In the present study, a maximum of 6 sonomicrometry crystal pairs (total of 12 crystals), which is more than in previous validation studies for 2D-STI,6–8 was implanted to assess regional deformation. Despite the relatively complex procedures used, the present study confirmed that 3D-STI could estimate regional CS and RS with acceptable accuracy in apical, mid, and basal regions, and LS in the apical and mid regions, respectively, of the left ventricle. Independence from regional variance in the ability to estimate myocardial deformation is an advantage in visualizing 3D regional wall function. However, in the apical region, worse correlations of CS and RS were observed compared with those in the basal and mid regions. The image quality of the apical region was poorer than that of the mid or basal region because of its proximity to the near field of the ultrasound transducer. Therefore, image quality may be responsible for the worse correlations seen in the apical regions.
Among the strong correlations between 3D-STI and sonomicrometry, in particular, the CS and LS components showed better accuracy for estimation of regional deformation than did that of RS. In contrast, 3D-STI slightly underestimated CS compared with sonomicrometry. In the present study, the CS component is measured as the circumferential deformation of endomyocardium. The 3D-STI method estimated strain using cubic templates so that a cubic volume of interest at more epicardial sites may be tracked to estimate endocardial CS.22 Because strain at the endocardium is larger than that at the epicardium,23,24 3D-STI may underestimate the CS component compared with sonomicrometry. However, these correlations and agreements suggest clinically acceptable accuracy for regional LS and CS components as compared with the previous studies for 2D-STI.
For RS measurements, poorer data agreement was observed compared with that of the CS and LS components. One reason for this poor agreement may be that RS is estimated by both endocardial and epicardial speckle tracking so that RS measurements may be highly dependent on image quality compared with those of the LS and CS components, which are estimated only by endocardial speckle patterns. In addition, because the reference baseline length of the RS component is shorter than that of the CS or LS component, tracking accuracy between frames may affect the measurement of RS more greatly than that of CS or LS. In addition, the use of the open-chest model in this experimental study may also affect RS measurements. However, agreement of RS measurements between STI and sonomicrometry are also poor in previous studies for 2D-STI.6,8 Despite these limitations in the estimation of the RS component, the reasonable correlation between both techniques supports the fact that this new ultrasound method has the potential to estimate RS as well as can sonomicrometry.
In the present study, because ischemic areas were created by coronary ligation, myocardial wall motion in these areas was dramatically reduced mainly in the apical region. 3D-STI clearly could detect the reduced deformation in the 3 strain components. The good correlation of 3D-STI measurements with the regional reduction in strain measured by sonomicrometry was comforting to validate the ability of 3D-STI to detect regional change in myocardial deformation. The color-coded 3D-STI images (“plastic bag” and polar map images) were useful for monitoring the extent of the ischemic area.
In our series, each study was performed at relatively high heart rate. Thus, the low frame rate of 3D-STI could cause miscorrelation between frames and possibly may have affected tracking quality and strain data.
Full-volume LV data sets for 3D-STI comprised 4 or 6 sectors. The artifact occurring around the border between sectors may affect speckle tracking quality. The main reason for this artifact is breathing. In this study, the mechanical ventilator was stopped to maintain the same heart position of the animal while acquiring the 3D data set.
STI depends on good image quality. In this experimental study, all 3D data were acquired via thoracotomy. Therefore, it was possible to obtain adequate 3D image quality to assess 3D-STI. In the clinical setting, however, the quality of the 3D images may be inferior to those in our experimental series, thus possibly affecting speckle tracking accuracy.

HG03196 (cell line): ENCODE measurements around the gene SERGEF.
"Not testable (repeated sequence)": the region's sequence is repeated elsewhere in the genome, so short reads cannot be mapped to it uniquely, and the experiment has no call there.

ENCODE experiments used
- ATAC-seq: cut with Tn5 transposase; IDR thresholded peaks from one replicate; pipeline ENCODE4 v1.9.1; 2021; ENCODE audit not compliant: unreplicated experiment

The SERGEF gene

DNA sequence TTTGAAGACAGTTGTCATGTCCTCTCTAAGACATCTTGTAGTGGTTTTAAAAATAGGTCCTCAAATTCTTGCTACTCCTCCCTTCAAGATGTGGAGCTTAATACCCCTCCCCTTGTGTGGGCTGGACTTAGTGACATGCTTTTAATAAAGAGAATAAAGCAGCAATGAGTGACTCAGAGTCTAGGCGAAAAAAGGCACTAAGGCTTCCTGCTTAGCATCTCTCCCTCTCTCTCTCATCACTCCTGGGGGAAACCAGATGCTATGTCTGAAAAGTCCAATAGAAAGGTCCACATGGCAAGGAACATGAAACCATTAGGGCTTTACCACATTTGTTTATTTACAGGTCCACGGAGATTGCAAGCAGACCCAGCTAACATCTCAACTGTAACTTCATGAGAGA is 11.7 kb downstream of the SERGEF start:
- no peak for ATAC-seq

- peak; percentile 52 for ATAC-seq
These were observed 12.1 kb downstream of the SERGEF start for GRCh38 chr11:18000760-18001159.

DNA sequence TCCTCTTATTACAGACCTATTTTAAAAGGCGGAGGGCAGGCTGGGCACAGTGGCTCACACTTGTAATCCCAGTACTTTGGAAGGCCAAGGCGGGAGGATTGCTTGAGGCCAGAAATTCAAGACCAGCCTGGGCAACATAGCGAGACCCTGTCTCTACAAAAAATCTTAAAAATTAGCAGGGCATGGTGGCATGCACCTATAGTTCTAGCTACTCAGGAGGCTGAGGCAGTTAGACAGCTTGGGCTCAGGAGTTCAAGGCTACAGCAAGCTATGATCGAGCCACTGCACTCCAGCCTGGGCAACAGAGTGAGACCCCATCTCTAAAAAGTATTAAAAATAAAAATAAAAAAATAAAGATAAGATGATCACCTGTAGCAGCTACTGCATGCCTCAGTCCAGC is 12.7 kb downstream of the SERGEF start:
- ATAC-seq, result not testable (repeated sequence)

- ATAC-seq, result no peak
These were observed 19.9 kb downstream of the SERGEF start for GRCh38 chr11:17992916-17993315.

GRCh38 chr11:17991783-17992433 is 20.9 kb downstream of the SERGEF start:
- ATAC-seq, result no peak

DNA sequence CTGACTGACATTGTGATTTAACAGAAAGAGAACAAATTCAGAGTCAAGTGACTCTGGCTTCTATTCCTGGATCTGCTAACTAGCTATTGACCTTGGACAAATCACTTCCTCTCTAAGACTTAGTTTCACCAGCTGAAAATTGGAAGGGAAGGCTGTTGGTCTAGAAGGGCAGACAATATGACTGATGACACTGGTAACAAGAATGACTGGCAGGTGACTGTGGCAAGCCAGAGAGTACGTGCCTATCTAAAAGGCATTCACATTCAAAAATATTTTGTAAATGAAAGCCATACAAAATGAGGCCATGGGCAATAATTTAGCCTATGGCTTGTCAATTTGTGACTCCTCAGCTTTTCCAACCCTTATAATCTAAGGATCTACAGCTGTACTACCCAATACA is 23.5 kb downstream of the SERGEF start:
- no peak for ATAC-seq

In this study, only the anterior and lateral ventricular walls were evaluated for LS and RS, and only the anterior wall was evaluated for CS. Therefore, evaluation of these limited regions may be insufficient to estimate regional deformations in other regions.
Three-dimensional STI–derived strain measurements were not compared with 2D-STI–derived data. Therefore, further studies are needed to confirm the superiority of 3D-STI data over that of 2D-STI in the assessment of regional strain.
The newly developed technique of 3D-STI can estimate LV regional circumferential, longitudinal, and radial strain components with reasonable correlation to sonomicrometry data. 3D-STI methodology may be applied to accurately assess changes in myocardial function during pharmacological and ischemic interventions in LV segments between the LV apex and the base. In addition, these data can be acquired within a comfortable amount of acquisition and analysis time. Thus, 3D-STI may become a powerful tool to assess LV regional function in the clinical setting. In the future, the reliability of 3D-STI to assess regional myocardial function must be confirmed by clinical data.
We thank Mr Ohuchi (Toshiba Medical Systems Co) for technical advice on 3D-STI technology and operation techniques.
Sources of Funding
Dr Seo was supported by a research grant from Toshiba Medical Systems Co.
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Left ventricular regional wall motion analysis based on measurement of myocardial deformation is one focus of cardiac ultrasound imaging technology. Two-dimensional speckle tracking imaging has been introduced to assess left ventricular myocardial strain. However, 3D wall motion such as cardiac translation and rotation affect the accuracy of stain measurements by 2D speckle tracking imaging. Therefore, 3D speckle tracking imaging may be a more reliable method of assessing regional left ventricular strain. Recently, a robust 3D speckle tracking imaging system was developed and introduced on a commercially available ultrasound system. Because the accuracy of regional strain assessment has not been validated, we performed an experimental study to validate the accuracy of 3D speckle tracking imaging. We measured radial, circumferential, and longitudinal strain components and compared these data with strain data from sonomicrometry taken at baseline, during pharmacological stress tests, and during acute myocardial ischemia. Significant correlations were observed between strain measurements by 3D speckle tracking imaging and those by sonomicrometry. This experimental study, the first to validate the accuracy of 3D speckle tracking imaging in the assessment of left ventricular regional strain, suggests that 3D speckle tracking imaging is a reliable technique for assessing left ventricular regional strain and is a powerful tool to assess left ventricular function in detail in the clinical setting.